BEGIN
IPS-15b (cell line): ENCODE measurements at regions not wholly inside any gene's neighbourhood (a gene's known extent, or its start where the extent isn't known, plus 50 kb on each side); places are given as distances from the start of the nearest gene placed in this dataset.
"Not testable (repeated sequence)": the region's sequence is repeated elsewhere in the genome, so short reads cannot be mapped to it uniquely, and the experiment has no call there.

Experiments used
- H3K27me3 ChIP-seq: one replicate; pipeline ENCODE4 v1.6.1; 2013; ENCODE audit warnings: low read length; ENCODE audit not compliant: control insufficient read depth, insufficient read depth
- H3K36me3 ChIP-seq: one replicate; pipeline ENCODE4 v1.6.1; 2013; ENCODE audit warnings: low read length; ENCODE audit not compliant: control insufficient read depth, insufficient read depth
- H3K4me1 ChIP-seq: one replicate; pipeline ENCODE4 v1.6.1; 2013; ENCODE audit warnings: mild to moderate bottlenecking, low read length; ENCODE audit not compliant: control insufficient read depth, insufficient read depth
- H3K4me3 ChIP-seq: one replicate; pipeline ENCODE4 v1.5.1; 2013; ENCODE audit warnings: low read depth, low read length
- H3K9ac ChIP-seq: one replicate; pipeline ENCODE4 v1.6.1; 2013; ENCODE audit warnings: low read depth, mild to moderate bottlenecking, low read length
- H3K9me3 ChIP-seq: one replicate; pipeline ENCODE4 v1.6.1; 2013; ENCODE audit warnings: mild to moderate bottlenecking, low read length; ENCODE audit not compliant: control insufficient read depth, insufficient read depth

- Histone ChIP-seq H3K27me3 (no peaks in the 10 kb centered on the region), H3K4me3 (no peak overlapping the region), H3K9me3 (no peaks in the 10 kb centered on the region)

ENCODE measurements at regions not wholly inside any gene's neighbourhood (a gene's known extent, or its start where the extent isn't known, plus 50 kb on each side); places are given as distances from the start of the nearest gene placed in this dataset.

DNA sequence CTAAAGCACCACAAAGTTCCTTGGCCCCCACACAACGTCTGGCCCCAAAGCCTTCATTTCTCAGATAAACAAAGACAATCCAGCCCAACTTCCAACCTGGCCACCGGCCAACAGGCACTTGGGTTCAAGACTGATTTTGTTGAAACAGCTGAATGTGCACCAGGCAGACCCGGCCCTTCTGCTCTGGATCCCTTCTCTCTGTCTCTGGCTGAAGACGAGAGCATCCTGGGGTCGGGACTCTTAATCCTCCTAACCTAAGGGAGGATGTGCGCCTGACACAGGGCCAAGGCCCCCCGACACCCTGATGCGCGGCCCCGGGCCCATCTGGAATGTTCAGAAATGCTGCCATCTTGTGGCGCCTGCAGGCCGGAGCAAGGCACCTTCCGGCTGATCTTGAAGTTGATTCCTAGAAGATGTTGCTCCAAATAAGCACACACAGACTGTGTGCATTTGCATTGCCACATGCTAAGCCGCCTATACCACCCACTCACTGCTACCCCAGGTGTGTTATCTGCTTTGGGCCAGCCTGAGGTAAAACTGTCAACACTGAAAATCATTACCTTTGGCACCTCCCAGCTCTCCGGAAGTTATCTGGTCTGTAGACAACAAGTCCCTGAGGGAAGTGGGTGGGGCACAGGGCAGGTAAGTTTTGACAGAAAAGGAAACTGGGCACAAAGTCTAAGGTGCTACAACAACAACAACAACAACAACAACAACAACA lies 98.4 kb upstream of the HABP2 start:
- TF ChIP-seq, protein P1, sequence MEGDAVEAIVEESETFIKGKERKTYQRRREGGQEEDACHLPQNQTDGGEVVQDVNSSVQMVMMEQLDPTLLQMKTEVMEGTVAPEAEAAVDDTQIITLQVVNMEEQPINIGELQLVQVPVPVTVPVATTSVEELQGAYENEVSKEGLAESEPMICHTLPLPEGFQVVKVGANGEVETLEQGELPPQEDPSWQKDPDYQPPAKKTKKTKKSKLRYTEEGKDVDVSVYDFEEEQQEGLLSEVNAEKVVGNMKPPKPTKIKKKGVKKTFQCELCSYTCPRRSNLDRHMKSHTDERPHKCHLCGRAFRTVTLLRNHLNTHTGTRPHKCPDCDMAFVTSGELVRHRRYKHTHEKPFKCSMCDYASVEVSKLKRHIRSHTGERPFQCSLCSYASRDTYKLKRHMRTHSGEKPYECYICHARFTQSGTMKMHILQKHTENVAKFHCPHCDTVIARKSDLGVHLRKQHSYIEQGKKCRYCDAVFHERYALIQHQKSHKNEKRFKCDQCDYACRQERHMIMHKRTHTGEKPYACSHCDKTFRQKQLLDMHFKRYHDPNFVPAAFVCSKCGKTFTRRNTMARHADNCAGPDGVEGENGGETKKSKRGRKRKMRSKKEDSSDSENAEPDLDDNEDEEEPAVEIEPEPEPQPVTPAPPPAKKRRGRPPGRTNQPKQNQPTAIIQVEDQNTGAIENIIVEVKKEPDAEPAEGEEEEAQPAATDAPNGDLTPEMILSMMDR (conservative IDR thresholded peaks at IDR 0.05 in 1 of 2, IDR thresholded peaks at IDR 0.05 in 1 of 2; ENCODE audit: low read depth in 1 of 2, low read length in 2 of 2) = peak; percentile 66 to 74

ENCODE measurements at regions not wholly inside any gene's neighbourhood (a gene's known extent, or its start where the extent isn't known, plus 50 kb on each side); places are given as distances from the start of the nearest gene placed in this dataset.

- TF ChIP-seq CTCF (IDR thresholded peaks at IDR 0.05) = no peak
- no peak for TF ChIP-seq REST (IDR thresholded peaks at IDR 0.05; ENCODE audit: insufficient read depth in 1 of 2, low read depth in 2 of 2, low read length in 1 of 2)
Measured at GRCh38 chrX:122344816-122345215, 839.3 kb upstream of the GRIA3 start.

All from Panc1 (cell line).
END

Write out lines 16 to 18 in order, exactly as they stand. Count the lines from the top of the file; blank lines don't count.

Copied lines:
- no peak for TF ChIP-seq REST (IDR thresholded peaks at IDR 0.05; ENCODE audit: insufficient read depth in 1 of 2, low read depth in 2 of 2, low read length in 1 of 2)
Measured at GRCh38 chrX:122344816-122345215, 839.3 kb upstream of the GRIA3 start.

All from Panc1 (cell line).